FIG. 8C is a left side schematic of the FIG. 8A device and mouse;

FIG. 9A is an upper left, partial perspective view focusing on a front flexible bracket pivotally affixed to a right side mounted rod with the cord for said bracket attached to both indents of the T-shaped end and the tube-shaped tensioner raised;

FIG. 9B is an upper left, partial perspective view of the FIG. 9A bracket with the tensioner rotated about its cord 180 degrees;

FIG. 10A is an upper right, partial perspective view focusing on the rotatable mount for the front flexible bracket;

FIG. 10B is an exploded partial side view of the FIG. 10A rotatable mount, bracket and rod;

FIG. 10C is an exploded partial side view showing the FIG. 10B bracket twistably rotated 20 degrees on its bolt mount;

FIG. 10D is an exploded front view of the FIG. 10A mount, bracket and rod with the tensioner removed for greater visibility;

FIG. 10E is an exploded front view of the FIG. 10D bracket rotated 30 degrees on its rod connector;

FIG. 11A is an upper left, partial perspective view of a rear bracket focusing on its braking mechanism and rod with the tensioner removed for greater visibility;

FIG. 11B is an exploded, partial side view focusing on the braking mechanism from FIG. 11A;

FIG. 11C is an exploded rear view focusing on the FIG. 11A braking mechanism with the tensioner removed for greater visibility; and

FIG. 12 is a lower left perspective of one device installed on a desk chair arm A.

DETAILED DESCRIPTION OF PREFERRED EMBODIMENTS

Referring to the accompanying FIGURES, the device of the parent invention comprises a substantially planar surface, or platform 10 having at its forward end 12 a mouse holding area 14. That area should include a substantially planar region 15 about which a computer optical mouse, preferably a cordless mouse M, may be manipulated or allowed to rest when not in use. In one preferred embodiment, mouse holding area 14 is a slight recess or detent into platform as per FIG. 1A. Alternately, mouse holding area 14 may exist in substantially the same plane as platform 10 but separated by a raised lip region 16 as better seen in FIG. 1B. Preferred embodiments allow for a coating surface on the mouse holding area 14 for easier mouse movement, operation and/or maintenance. In more preferred embodiments, holding area 14 may be fitted with a changeable insert I in which a photograph or promotional logo may be inserted and over which the mouse may still be operated. Whether recessed into the platform, or separated from platform 10 by a raised lip 16, mouse holding area 14 is intended to reduce the proclivity of the computer mouse M from falling out of that area and off platform 10 when the mouse is not being used.

The parent device further includes means for mounting platform 10 to a computer operator/user seating venue such as an armchair (not shown). Preferably, platform 10 is made of wood, metal, plastic or combinations of same. Most preferably, for aesthetics and feel, platform 10 is made from a well varnished, stained wood. That planar surface is mounted to the arm of the seating venue, most preferably a computer desk chair. The planar surface is attached to the seating venue in a manner that allows tilting or rotation about the same X-axis, and in the same plane as the Z-axis (per FIG. 1A), when affixed to the right or left arm of a computer desk chair depending on whether the computer mouse operator is predominantly right- or left-handed.

One preferred mechanism for accomplishing such mounting includes a plurality of spaced apertures 20 into the underside 22 of platform 10 as better seen in accompanying FIG. 2B. Such apertures serve as pre-configured receptacles for receiving a plurality of preferred bracketing attachments 24 described in greater detail hereinafter. Each bracketing attachment 24 is shown with two sets of screw holes 26 for accommodating use by an operator who is either right or left-handed. Each set of screw holes includes a plurality of positions for accommodating an armrest on the variety of chairs/seating venues currently being commercially offered.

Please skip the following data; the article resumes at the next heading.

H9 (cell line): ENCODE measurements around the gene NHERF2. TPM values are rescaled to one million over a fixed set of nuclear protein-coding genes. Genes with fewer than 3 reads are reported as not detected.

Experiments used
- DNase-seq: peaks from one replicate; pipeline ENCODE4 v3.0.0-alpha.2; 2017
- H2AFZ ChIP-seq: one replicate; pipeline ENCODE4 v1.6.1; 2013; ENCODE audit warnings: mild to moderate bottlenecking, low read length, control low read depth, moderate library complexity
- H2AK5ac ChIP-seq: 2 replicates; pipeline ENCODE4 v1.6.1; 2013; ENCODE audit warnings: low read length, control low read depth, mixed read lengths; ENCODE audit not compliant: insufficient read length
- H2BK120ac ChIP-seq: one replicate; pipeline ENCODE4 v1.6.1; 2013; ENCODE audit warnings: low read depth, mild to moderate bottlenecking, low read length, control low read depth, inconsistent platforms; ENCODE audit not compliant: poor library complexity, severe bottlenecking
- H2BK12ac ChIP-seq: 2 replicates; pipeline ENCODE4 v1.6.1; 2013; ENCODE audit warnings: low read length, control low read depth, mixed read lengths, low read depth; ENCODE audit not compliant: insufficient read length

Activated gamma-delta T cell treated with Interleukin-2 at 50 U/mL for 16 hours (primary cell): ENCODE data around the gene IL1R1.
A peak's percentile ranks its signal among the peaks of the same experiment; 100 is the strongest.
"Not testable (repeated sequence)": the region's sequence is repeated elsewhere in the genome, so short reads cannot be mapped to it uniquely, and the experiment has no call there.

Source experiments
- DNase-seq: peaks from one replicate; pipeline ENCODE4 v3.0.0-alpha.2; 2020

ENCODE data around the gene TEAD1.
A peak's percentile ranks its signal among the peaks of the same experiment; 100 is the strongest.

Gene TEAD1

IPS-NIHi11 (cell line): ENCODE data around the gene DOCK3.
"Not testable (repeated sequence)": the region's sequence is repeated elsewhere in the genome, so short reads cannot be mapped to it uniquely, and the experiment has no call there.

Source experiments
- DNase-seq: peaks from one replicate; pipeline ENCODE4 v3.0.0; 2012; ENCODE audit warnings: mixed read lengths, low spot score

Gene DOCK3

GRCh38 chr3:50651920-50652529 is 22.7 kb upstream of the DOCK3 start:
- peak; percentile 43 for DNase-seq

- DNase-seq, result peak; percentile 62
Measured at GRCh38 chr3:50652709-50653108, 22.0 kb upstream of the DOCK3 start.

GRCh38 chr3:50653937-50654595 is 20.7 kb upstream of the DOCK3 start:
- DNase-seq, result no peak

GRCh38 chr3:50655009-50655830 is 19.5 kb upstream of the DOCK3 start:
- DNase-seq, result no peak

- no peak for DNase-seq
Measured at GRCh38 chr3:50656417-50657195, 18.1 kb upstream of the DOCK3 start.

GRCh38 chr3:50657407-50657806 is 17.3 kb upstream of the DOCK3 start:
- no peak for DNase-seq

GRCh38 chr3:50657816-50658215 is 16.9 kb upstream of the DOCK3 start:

It is preferred that the parent platform be secured to the left or right arm of the computer operator's armchair in a tension-promoting arrangement. One means for accomplishing supplemental securing is to position a twistable shock cord clip 30 for stretching under the arm of the armchair and securing at either end to preferred platform mounting means, or bracket 24. In this embodiment, each bracket 24 is made from a half section 25 of roughly four inch diameter ABS plastic for creating an arch arrangement. The inside of the half section 25 rides on the arm of the seating venue/armchair. More preferably, a piece of thick protective fabric or textile 35 can be fixedly attached to, or subsequently inserted on the inside arch of each bracket before or after mounting to protect the seating venue material from possible disfigurement by the invention. See, the right bracket in FIG. 2B and the inserted fabric 35 in both brackets of FIG. 3.

As best seen in FIG. 3, each shock cord clip 30 include an elastic cord 31, that is threaded through a section of three inch diameter ABS tubing 32 before ending in a knot or knotted ball 33. Such a clip configuration quickly connects to an end of bracket 24. For increasing the amount of pressure applied against bracket 24, the tubing component 32 of clip 30 can be twisted from beneath the fixed chair arm to which platform 10 will be fastened.

One preferred embodiment of the system of the parent invention also includes a cushion 40 (shown in silhouette in FIGS. 1A through 4). Cushion 40 would be appended to platform 10 for protecting the mouse user/operator from abrasion. It can be made of any soft and durable material. In one embodiment, cushion 40 includes a one half-inch section of foam beneath a washable outer covering. As such, cushion 40 should removably attach to platform 10. One such method of cushion attachment employs hook-and-eye tape, also more commonly known as Velcro® tape (not shown). In that embodiment, a first strip of Velcro® tape is attached to the underside of the cushion and the corresponding, complementary strip of Velcro® tape (either the hook or eye portion) is attached to the uppermost platform surface.